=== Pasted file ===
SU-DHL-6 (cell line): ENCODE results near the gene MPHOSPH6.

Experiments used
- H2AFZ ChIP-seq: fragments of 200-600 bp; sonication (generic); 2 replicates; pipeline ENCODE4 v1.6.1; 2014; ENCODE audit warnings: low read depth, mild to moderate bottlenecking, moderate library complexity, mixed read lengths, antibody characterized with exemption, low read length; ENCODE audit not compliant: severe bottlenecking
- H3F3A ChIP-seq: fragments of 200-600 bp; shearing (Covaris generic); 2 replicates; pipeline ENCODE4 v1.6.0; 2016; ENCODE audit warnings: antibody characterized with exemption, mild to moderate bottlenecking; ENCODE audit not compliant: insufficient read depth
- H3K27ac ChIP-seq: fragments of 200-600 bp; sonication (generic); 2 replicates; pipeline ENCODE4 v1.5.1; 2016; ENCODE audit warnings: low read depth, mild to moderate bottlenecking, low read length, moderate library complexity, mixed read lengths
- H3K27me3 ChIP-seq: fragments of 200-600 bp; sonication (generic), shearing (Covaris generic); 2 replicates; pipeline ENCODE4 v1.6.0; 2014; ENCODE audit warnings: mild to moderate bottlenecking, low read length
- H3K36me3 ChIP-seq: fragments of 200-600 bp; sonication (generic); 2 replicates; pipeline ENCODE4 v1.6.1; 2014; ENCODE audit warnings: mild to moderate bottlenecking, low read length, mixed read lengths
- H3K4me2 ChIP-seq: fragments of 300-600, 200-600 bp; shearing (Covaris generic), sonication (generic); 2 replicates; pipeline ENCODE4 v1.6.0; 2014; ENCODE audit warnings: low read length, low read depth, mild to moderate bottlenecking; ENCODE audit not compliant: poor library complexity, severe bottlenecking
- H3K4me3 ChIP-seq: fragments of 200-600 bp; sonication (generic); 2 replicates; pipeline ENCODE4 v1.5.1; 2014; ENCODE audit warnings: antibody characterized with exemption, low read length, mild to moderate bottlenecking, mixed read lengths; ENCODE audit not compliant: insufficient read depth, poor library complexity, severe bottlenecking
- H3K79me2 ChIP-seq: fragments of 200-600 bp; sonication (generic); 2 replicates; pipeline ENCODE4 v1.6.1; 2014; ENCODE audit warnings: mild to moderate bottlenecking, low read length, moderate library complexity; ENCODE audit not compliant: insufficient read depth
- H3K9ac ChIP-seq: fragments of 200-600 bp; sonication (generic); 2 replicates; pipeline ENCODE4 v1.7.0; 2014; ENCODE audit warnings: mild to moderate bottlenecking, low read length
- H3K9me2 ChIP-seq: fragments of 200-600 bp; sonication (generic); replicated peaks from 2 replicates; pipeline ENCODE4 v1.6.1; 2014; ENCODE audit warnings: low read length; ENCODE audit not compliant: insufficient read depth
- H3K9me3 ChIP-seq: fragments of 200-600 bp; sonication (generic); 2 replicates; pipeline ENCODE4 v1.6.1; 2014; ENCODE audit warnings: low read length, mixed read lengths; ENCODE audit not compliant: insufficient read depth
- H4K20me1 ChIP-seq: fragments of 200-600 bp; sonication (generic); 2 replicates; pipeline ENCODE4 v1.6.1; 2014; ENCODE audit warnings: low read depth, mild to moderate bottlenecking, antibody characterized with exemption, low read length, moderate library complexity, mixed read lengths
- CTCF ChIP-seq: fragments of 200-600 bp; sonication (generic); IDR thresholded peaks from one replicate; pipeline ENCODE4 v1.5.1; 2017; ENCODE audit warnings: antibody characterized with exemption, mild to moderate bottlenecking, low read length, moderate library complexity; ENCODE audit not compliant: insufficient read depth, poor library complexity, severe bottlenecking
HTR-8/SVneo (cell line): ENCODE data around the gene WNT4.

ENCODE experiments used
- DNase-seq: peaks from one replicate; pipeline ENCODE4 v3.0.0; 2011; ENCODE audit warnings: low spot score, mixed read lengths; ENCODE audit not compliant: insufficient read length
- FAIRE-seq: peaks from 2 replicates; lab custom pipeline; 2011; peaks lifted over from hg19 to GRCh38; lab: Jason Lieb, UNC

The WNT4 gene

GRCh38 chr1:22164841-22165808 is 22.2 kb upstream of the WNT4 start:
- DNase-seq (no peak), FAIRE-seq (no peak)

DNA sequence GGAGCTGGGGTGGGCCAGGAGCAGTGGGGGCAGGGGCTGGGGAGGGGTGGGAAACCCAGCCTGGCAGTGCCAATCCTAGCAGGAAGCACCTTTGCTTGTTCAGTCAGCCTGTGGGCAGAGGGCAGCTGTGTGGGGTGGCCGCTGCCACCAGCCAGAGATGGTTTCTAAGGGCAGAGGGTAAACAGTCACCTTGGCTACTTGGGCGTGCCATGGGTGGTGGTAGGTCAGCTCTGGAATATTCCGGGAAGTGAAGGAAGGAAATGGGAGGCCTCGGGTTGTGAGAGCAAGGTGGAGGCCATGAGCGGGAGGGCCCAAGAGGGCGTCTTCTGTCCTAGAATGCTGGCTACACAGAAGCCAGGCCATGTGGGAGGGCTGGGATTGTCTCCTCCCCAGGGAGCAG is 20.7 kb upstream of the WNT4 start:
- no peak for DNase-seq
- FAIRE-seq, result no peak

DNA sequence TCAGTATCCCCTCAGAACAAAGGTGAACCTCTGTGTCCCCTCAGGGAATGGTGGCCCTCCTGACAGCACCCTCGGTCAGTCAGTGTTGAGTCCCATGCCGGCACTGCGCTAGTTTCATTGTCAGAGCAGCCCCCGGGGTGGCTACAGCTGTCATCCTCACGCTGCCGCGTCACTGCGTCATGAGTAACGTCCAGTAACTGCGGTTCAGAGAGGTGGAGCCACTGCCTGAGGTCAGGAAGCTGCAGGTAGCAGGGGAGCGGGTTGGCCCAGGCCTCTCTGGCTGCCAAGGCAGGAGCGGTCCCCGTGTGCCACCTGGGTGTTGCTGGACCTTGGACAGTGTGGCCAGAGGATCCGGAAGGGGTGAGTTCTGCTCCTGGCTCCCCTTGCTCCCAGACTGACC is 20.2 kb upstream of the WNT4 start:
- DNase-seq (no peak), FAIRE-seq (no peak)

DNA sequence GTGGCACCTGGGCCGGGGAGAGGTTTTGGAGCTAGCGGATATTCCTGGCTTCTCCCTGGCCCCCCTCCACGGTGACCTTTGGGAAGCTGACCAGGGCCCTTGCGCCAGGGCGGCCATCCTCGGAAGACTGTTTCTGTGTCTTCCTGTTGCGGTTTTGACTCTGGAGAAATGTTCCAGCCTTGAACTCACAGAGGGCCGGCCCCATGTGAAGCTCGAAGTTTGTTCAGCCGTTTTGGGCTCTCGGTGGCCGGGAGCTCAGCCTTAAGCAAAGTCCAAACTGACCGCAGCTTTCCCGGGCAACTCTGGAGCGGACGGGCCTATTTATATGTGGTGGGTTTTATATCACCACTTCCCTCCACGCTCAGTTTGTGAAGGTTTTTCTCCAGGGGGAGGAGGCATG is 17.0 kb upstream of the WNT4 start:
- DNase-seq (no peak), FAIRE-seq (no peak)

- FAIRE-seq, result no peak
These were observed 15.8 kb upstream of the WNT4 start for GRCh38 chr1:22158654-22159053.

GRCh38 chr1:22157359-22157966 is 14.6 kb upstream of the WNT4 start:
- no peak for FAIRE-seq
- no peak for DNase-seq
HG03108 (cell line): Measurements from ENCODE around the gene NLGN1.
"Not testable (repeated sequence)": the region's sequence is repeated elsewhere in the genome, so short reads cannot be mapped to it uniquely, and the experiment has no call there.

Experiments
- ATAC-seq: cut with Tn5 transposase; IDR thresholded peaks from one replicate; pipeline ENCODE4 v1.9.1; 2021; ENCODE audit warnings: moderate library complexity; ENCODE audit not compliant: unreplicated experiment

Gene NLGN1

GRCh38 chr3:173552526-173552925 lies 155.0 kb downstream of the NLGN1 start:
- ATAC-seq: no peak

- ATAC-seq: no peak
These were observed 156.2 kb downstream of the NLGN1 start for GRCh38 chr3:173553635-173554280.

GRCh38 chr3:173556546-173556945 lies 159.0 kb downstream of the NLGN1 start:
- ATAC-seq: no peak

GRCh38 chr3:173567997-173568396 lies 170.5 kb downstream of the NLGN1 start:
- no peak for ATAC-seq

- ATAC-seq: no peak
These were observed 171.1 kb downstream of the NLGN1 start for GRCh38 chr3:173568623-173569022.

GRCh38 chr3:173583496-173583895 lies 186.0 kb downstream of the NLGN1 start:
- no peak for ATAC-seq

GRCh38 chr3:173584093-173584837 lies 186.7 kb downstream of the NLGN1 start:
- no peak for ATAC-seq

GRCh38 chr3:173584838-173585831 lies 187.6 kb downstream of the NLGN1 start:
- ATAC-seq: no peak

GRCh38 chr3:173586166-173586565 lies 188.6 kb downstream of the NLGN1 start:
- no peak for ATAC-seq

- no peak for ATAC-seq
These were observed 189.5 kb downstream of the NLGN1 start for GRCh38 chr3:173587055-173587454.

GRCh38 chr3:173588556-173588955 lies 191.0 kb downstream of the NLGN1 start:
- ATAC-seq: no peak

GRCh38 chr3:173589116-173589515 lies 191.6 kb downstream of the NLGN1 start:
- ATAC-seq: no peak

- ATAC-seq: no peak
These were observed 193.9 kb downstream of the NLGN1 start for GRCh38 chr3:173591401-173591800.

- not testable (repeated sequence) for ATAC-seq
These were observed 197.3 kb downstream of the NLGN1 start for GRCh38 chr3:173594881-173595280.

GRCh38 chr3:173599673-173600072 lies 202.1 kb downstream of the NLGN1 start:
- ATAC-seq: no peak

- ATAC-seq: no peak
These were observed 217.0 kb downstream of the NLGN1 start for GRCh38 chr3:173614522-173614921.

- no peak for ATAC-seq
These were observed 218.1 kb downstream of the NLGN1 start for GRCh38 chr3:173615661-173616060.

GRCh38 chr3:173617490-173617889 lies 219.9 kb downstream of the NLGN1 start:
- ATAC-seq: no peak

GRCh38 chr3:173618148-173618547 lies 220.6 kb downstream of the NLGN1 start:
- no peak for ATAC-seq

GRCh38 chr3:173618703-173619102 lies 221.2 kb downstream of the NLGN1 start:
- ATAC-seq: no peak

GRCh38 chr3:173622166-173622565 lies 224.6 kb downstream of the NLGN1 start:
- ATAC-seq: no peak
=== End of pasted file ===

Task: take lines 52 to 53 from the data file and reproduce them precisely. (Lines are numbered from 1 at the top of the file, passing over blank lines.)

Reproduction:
GRCh38 chr3:173584093-173584837 lies 186.7 kb downstream of the NLGN1 start:
- no peak for ATAC-seq